Google Pushing Back Hard At China Censorship

The Official Google Blog came out with their new actions in regards to access to all things Google in mainland China.

They have even created a page that shows what services are currently being blocked in China and promise to keep it updated so people can see as other services are shutdown.

The move is to redirect anyone coming to to where they can get access to non censored content. Something tells me this service may soon be added to the banned list – so the battle lines appear to be drawn.

David Drummond, SVP, Corporate Development and Chief Legal Officer stated on the blog:

“Figuring out how to make good on our promise to stop censoring search on has been hard. We want as many people in the world as possible to have access to our services, including users in mainland China, yet the Chinese government has been crystal clear throughout our discussions that self-censorship is a non-negotiable legal requirement. We believe this new approach of providing uncensored search in simplified Chinese from is a sensible solution to the challenges we’ve faced–it’s entirely legal and will meaningfully increase access to information for people in China.”

Simply redirecting a search query to another country is not what China had in mind, in my opinion.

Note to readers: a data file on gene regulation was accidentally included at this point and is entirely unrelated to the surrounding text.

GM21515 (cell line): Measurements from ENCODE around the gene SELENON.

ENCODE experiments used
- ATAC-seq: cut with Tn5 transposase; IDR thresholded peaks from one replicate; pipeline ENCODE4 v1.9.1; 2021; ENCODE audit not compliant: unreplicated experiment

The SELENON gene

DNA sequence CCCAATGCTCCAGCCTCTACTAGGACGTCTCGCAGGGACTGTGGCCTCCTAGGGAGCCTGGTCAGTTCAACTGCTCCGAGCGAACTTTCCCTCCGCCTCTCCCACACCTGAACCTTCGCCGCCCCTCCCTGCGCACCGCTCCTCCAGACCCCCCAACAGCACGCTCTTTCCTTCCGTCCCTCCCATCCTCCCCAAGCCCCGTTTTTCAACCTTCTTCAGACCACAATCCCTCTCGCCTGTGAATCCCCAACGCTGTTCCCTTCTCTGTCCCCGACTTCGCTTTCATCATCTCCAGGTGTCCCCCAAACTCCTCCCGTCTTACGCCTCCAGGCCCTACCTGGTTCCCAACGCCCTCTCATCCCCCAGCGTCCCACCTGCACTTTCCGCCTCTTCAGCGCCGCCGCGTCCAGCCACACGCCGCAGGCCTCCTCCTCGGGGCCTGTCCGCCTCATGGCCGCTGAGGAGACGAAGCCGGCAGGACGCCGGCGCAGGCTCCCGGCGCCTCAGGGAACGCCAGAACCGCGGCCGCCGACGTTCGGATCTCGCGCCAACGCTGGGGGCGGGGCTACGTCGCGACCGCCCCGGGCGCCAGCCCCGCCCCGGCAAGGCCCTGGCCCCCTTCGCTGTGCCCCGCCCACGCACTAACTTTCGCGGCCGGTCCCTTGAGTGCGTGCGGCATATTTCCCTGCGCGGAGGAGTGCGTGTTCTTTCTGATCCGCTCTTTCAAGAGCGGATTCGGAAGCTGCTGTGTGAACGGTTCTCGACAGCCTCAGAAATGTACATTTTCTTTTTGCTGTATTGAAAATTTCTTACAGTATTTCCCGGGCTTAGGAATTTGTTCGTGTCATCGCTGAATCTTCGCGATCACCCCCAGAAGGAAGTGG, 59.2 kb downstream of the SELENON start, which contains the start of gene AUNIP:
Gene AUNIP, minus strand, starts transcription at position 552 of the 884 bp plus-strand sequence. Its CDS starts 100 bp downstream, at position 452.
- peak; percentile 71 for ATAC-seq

True there are now no search results specific to China – but the search queries will give answers that the Chinese government is seeking to censor – so then Google is making it the job of the Chinese to block the site.

The caveat at the bottom of that post – where Google mentions wanting to keep employees in the country (offering the hope that China may want to have some of its citizens working there) but in areas unrelated to the search decision almost shows the impact the recent legal decision in Italy – where 3 executives were found guilty.

“In terms of Google’s wider business operations, we intend to continue R&D work in China and also to maintain a sales presence there, though the size of the sales team will obviously be partially dependent on the ability of mainland Chinese users to access Finally, we would like to make clear that all these decisions have been driven and implemented by our executives in the United States, and that none of our employees in China can, or should, be held responsible for them.”

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